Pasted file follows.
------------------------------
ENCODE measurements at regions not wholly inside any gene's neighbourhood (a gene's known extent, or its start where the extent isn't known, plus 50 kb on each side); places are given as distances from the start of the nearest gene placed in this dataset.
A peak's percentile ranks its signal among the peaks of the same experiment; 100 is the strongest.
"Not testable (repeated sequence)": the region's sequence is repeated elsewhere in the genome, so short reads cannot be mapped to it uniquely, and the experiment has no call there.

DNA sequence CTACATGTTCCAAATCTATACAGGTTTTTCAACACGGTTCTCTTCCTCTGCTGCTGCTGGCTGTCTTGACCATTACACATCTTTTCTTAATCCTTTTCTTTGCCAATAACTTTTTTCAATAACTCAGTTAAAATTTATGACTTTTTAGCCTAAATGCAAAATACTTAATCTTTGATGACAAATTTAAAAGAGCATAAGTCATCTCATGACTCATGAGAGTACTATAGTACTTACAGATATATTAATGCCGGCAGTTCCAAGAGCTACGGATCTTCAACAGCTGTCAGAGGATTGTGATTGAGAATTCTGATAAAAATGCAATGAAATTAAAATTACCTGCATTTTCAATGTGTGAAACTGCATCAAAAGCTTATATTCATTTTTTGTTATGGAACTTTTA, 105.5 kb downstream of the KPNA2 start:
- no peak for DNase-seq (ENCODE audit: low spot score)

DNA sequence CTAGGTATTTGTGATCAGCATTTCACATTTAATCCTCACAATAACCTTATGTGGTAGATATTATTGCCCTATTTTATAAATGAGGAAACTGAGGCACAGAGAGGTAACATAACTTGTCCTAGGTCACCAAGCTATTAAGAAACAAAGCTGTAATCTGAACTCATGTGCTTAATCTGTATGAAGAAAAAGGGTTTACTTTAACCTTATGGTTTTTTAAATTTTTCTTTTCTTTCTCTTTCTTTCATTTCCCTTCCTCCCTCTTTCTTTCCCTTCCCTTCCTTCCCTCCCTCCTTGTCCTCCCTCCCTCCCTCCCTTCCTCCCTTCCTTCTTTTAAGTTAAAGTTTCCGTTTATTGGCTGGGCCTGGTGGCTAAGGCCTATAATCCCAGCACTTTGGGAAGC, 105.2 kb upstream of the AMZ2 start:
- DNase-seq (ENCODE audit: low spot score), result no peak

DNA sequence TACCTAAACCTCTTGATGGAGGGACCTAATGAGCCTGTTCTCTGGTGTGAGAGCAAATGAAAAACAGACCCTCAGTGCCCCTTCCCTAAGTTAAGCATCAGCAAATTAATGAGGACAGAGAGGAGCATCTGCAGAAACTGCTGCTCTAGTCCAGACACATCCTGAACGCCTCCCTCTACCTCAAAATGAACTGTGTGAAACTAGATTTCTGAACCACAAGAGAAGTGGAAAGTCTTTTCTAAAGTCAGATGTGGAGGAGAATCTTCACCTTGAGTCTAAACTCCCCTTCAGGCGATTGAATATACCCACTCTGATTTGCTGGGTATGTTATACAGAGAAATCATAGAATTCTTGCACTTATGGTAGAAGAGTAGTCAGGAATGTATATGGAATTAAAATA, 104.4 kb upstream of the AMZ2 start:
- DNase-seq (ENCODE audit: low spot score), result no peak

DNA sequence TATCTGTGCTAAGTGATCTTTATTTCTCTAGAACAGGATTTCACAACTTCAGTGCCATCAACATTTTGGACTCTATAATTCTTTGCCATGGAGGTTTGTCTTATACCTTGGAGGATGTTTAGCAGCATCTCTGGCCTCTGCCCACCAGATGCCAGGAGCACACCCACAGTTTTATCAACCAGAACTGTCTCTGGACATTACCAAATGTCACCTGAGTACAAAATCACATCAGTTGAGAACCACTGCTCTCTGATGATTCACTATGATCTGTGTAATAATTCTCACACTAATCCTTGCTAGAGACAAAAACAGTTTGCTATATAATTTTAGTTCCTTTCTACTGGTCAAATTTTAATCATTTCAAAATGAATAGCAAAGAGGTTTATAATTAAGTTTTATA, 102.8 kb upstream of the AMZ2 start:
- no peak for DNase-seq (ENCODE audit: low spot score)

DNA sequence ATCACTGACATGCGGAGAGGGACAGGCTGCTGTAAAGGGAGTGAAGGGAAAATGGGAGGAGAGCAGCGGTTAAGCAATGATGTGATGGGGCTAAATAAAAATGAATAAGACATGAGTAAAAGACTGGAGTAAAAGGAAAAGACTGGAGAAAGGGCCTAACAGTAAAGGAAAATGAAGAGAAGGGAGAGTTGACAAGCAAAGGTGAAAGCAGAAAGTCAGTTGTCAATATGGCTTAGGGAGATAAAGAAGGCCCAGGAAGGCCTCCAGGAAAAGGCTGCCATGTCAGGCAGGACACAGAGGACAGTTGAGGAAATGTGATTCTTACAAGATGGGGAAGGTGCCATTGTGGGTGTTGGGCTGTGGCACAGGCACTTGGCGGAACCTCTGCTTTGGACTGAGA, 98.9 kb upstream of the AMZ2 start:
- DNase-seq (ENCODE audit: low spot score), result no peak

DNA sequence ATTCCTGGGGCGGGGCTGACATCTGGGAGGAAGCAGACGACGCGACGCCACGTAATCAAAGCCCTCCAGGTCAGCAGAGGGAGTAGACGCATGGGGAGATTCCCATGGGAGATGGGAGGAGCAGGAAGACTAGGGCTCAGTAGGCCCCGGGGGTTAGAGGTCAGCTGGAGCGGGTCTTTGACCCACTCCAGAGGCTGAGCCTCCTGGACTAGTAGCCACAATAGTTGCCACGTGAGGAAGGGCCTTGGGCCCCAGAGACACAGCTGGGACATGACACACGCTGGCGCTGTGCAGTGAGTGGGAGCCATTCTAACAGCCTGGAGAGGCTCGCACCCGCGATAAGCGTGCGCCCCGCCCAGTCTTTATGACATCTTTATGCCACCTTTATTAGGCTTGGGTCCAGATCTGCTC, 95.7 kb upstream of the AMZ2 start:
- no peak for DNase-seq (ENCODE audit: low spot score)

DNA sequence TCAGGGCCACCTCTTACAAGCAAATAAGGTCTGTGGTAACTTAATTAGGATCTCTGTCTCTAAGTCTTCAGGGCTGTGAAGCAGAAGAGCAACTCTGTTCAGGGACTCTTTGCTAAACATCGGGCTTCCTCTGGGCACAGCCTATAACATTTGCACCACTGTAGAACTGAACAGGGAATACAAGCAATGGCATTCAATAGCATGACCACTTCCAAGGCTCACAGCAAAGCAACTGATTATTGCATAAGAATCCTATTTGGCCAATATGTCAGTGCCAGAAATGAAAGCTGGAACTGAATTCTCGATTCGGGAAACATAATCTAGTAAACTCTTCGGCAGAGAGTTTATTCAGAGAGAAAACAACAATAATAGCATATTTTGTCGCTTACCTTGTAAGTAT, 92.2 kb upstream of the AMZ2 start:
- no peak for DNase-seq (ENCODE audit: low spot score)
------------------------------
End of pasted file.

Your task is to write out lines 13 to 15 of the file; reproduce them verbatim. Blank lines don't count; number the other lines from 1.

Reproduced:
- DNase-seq (ENCODE audit: low spot score), result no peak

DNA sequence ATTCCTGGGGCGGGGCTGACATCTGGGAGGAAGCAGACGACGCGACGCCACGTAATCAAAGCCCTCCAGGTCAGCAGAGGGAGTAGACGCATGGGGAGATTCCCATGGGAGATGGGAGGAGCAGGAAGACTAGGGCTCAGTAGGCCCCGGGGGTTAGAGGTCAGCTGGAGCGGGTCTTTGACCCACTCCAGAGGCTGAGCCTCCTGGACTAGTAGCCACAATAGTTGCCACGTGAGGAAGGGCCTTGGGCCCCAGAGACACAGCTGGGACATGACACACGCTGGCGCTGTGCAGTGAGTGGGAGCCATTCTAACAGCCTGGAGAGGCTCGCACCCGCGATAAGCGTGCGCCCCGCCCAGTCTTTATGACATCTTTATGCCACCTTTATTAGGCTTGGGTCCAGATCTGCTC, 95.7 kb upstream of the AMZ2 start:
- no peak for DNase-seq (ENCODE audit: low spot score)